Reconciliation, celebration, and community are the three pillars of Bowen’s 2022 Canada Day lineup of events, set for Friday at Bowen Island Community School.
“It’s always been a big deal on the island, there’s always been a very celebratory Canada Day festival,” says Kat Stephens, recreation and community services advisor with Bowen Island Community Recreation (BICR), who organizes the event. Prior to the pandemic she says the day had taken on a Bowfest-like atmosphere, and over the years migrated from BICS to Crippen Park as it became more popular.
Following a subdued 2020 Canada Day – in the absence of any gatherings BICR instead made a video honouring local first responders – it remained to be seen how the 2021 version would play out. But following the discovery of 200 gravesites at the Kamloops Indian Residential School in May, and thousands more across the country since, the decision was made to take a new approach to July 1.
“Such a somber awakening really underscores the urgency to take reconciliation seriously and really respond to the Truth and Reconciliation calls,” says Stephens.
The group set out to accomplish this and their research brought them to the 2017 movie Indian Horse, depicting the story of a residential school survivor. Accompanying the film – and lining up with Canada’s 150th anniversary – was the “Next 150 Challenge”, a series of activities designed to educate people on the importance of reconciliation.
The challenges are developed by Indigenous community members, and can involve anything from making Bannock, to consuming different types of media, or even examining how internet speeds differ across the country.
“The past 150 years of Canada’s relationship with Indigenous Peoples has been characterized by broken promises, mistreatment and misunderstanding,” reads the beginning of the Next 150 Challenge. Stephens says the goal now is “to make the next 150 years better, more orientated toward reconciliation, more collaborative, just have people engage more.”
More challenging and long-term Next 150 calls exist too. “There’s some other really complex challenges that require a lot more work. Like decolonizing your spaces and actually reading and sitting with all of the calls to action from the Truth and Reconciliation Commission. So there’s different levels,” explains Stephens.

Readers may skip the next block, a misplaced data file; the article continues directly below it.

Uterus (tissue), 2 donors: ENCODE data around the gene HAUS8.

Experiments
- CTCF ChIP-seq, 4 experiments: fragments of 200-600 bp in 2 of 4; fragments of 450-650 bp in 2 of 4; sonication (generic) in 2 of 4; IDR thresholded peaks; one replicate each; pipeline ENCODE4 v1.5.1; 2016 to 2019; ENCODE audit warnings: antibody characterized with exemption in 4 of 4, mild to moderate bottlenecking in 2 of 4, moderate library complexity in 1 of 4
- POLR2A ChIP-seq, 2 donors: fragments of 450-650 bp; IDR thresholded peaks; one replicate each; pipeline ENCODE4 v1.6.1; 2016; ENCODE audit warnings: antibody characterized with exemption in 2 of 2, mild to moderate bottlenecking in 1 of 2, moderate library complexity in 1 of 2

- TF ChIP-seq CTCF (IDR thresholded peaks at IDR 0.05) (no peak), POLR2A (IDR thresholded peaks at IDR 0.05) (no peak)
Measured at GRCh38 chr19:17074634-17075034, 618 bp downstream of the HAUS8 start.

BICR began adoption of Next 150 last year with the ‘Decolonize Now, Celebrate Later’ challenge. Throughout July signs were put up in Quarry Park inviting people to take a self-guided walking tour to learn more about the land we live on, develop a better appreciation for it, and discover the different ways it’s meaningful to people.
Many opportunities to support reconciliation at Canada Day Reimagined
This year, the walk is one of many Next 150 challenges taking place. The “culturally and ecologically informed walk” will start from BICS and head into the surrounding woods. There will be two during the day.
Other Next 150 activities will include a Bannock making station, several Inuit games, and a decolonized landscape initiative focusing on how to identify and remove invasive species from a landscape.
“There’s a great mix and a good balance, there’s something for every age group, every ability level, and really every level of engagement with reconciliation. There’s just something there for everyone,” says Stephens.
Another important stop at Canada Day Reimagined will be the Project Hummingbird station. Part of the challenge to commit to the Truth and Reconciliation Commission’s Calls to Action, people will have the chance to silkscreen their own hummingbird fabric.
This idea was inspired by the book Flight of the Hummingbird, by Haida author Michael Nicoll Yahgulanaas. Boweners Meribeth Deen, Brenda Morrison and Gail Lotenberg – working with Yahgulanaas – felt the story’s message had direct ties to the work needed to achieve meaningful reconciliation.
“It takes courage to turn around and face the fire and make an effort, even if it feels inconsequential. Every bit matters,” explains Stephens of the book’s theme and how it connects to actions we can take today. “It doesn’t matter where you start, it just matters that you try, and then where you get to.”
Participants in Project Hummingbird will have the chance to place a hummingbird on orange pieces of fabric. They can also examine printed versions of the Calls to Action. “People can familiarize themselves with them and really understand what they’re asking and what they need. Then the challenge there is that people are encouraged to pick one, and commit to it for the year. And then check in again next July 1,” says Stephens.
There will be several traditional Canada Day stations too, including Canadian trivia, sports, and other “doses of Canadiana.”
“We recognize that people do want to do a bit of both… so we wanted to make sure it was a nice balance of reconciliation and celebration and community. We’re really centering those three core values in it,” explains Stephens.
Music, crafts, face-painting, art, vendors and more will also be spread around the school. Community connection tables will be featured too.
“We’re looking for people to engage with each other a little more as we come out of the pandemic,” says Stephens.
Canada Day Reimagined takes place this Friday, July 1 at BICS, from 10 am to 1 pm. Click here for the full schedule.